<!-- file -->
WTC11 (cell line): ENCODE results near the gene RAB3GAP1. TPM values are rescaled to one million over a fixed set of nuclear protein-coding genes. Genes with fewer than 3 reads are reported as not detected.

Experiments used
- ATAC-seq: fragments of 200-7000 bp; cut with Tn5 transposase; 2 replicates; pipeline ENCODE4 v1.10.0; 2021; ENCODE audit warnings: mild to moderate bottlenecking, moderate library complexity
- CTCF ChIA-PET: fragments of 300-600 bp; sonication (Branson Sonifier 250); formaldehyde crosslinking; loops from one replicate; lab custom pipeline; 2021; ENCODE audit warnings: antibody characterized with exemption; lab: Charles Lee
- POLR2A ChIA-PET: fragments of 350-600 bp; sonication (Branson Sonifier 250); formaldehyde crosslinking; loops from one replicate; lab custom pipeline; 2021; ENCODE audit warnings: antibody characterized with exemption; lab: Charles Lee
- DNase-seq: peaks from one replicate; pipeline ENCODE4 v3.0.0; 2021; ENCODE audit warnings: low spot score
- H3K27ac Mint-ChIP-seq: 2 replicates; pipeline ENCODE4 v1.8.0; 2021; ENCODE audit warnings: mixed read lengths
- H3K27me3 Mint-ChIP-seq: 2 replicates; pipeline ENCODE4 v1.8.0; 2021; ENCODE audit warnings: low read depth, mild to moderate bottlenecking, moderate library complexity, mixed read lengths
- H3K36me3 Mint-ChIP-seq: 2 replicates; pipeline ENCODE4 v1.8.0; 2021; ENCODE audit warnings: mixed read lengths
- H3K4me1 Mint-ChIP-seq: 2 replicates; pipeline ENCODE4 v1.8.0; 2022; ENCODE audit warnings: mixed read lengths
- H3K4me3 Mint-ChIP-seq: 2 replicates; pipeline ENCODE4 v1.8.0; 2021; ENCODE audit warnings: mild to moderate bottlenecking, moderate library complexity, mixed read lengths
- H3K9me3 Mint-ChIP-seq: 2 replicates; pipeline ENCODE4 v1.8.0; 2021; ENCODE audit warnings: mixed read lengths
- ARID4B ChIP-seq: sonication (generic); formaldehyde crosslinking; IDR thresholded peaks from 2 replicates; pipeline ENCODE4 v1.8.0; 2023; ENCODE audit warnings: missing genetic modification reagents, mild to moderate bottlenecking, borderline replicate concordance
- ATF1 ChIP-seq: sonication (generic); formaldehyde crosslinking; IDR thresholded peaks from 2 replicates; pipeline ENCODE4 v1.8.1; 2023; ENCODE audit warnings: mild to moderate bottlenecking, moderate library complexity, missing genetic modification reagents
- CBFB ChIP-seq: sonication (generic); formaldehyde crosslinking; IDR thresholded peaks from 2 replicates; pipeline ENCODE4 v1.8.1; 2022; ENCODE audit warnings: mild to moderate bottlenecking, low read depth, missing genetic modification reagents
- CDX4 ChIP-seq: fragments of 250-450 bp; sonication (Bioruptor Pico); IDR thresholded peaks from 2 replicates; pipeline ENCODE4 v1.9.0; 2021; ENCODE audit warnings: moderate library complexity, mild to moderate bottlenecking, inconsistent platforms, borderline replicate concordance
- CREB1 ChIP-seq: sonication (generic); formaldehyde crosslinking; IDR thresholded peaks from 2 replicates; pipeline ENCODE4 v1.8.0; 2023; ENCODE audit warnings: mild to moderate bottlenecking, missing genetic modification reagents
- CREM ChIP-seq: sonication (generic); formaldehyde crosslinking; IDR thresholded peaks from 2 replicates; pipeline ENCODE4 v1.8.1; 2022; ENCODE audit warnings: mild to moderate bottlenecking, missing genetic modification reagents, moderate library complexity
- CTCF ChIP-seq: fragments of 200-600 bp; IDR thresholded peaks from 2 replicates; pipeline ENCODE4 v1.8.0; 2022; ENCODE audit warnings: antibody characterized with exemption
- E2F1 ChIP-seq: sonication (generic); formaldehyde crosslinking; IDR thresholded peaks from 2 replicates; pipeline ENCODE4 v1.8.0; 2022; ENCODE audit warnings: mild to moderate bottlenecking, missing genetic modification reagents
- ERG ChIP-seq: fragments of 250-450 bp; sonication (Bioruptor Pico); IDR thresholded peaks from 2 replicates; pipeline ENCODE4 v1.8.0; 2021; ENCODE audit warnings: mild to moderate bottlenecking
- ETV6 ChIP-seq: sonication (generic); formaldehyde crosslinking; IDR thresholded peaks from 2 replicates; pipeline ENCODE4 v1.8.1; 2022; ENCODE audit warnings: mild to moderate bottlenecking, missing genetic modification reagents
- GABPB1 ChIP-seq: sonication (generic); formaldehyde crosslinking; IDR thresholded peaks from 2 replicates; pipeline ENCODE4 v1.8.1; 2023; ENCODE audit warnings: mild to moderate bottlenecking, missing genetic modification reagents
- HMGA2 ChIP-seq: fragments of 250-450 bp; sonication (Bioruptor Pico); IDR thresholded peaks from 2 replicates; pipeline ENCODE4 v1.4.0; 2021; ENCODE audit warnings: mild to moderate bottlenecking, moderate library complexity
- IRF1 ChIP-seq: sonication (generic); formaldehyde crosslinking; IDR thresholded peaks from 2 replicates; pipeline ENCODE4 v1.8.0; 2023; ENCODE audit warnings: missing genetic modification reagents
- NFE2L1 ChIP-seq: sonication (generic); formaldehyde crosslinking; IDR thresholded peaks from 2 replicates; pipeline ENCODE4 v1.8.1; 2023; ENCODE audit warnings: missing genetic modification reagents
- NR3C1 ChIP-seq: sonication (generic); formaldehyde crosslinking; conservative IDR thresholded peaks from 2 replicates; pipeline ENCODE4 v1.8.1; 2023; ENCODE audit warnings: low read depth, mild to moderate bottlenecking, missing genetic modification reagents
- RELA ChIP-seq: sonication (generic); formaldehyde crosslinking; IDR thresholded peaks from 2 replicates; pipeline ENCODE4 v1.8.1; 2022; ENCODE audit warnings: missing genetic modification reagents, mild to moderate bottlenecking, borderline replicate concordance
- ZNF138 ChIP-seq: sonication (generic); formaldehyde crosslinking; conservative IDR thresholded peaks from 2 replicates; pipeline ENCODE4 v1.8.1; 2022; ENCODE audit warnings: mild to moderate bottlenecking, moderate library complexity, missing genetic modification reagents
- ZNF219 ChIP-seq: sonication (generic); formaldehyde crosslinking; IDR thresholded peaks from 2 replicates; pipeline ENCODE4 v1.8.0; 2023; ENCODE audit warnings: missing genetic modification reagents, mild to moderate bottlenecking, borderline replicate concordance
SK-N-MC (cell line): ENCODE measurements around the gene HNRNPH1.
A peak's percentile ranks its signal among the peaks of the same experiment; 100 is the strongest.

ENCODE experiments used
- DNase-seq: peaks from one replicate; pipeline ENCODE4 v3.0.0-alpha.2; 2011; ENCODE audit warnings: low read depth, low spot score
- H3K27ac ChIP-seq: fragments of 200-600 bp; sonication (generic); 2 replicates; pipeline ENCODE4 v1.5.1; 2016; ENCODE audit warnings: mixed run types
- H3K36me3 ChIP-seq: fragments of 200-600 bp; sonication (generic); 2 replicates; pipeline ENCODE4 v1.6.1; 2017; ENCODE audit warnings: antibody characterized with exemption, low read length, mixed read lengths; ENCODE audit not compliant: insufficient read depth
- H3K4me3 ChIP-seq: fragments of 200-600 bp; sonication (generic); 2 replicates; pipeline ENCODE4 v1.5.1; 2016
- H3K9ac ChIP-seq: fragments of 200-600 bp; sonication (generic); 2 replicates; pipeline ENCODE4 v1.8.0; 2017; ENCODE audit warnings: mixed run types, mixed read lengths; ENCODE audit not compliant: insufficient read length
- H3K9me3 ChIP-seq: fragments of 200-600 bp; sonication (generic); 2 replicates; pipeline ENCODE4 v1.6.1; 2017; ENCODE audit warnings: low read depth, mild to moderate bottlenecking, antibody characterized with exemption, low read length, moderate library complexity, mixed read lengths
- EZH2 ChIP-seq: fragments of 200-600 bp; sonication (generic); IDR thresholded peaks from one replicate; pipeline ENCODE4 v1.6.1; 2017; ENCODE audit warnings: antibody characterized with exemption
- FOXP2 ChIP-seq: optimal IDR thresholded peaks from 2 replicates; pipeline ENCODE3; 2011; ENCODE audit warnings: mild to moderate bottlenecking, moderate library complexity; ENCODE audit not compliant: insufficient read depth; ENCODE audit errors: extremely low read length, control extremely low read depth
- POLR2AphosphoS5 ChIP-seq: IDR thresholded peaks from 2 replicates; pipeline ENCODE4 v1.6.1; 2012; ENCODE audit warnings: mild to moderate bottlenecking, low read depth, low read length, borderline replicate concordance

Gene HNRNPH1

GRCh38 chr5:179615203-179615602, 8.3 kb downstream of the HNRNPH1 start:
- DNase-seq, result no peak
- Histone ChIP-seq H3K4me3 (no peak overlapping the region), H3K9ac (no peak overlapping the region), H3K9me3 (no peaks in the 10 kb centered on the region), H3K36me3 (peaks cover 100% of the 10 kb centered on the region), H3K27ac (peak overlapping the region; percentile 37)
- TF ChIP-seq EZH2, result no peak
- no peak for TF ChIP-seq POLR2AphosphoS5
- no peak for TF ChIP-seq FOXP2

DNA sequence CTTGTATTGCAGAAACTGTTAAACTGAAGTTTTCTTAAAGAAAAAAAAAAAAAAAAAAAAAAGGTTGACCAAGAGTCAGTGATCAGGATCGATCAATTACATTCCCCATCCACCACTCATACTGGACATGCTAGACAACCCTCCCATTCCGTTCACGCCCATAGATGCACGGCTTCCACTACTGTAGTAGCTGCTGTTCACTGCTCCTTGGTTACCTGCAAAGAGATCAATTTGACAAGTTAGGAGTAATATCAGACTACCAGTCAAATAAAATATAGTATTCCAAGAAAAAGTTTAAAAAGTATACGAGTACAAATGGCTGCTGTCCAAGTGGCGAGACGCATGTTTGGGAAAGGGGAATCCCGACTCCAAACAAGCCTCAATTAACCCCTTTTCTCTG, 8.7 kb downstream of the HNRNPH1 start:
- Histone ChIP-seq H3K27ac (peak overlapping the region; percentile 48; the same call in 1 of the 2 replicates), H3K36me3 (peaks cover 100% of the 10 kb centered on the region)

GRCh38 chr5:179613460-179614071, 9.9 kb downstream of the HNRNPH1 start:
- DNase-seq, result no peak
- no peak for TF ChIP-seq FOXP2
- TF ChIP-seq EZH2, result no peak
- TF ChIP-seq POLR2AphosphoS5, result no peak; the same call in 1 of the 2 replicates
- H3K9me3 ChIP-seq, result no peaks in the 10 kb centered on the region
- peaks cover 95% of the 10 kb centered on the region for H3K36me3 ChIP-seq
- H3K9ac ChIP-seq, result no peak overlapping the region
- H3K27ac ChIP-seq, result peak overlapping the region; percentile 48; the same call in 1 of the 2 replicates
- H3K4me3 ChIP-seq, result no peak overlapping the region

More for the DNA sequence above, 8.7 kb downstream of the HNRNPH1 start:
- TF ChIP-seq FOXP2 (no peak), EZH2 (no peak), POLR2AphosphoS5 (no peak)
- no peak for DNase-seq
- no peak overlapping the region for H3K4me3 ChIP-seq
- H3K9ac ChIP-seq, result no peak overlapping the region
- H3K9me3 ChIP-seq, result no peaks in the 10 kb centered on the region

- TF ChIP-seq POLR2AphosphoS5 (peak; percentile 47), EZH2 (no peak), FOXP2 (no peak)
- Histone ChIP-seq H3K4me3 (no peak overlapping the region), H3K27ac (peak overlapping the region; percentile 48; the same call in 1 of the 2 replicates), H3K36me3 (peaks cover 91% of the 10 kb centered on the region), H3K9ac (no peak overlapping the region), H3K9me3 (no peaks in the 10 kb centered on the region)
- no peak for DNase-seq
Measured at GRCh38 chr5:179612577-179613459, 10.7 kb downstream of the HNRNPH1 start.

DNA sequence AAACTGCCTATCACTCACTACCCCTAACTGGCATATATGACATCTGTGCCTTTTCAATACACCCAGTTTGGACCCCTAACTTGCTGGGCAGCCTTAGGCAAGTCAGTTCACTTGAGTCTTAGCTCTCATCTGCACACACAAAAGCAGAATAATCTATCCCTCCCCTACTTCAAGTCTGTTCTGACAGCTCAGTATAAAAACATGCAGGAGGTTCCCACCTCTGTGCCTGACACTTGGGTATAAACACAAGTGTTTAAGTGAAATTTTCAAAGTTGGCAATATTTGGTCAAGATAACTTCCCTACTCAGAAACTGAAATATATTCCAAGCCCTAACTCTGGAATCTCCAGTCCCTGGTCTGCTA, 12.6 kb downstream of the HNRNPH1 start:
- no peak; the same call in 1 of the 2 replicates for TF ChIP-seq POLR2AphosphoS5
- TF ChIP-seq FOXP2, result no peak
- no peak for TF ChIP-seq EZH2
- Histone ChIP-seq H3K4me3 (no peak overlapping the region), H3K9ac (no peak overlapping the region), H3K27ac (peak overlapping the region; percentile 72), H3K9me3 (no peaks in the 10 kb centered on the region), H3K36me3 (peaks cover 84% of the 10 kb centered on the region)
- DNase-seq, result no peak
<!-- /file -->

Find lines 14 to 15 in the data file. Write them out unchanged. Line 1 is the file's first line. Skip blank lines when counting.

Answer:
- ATF1 ChIP-seq: sonication (generic); formaldehyde crosslinking; IDR thresholded peaks from 2 replicates; pipeline ENCODE4 v1.8.1; 2023; ENCODE audit warnings: mild to moderate bottlenecking, moderate library complexity, missing genetic modification reagents
- CBFB ChIP-seq: sonication (generic); formaldehyde crosslinking; IDR thresholded peaks from 2 replicates; pipeline ENCODE4 v1.8.1; 2022; ENCODE audit warnings: mild to moderate bottlenecking, low read depth, missing genetic modification reagents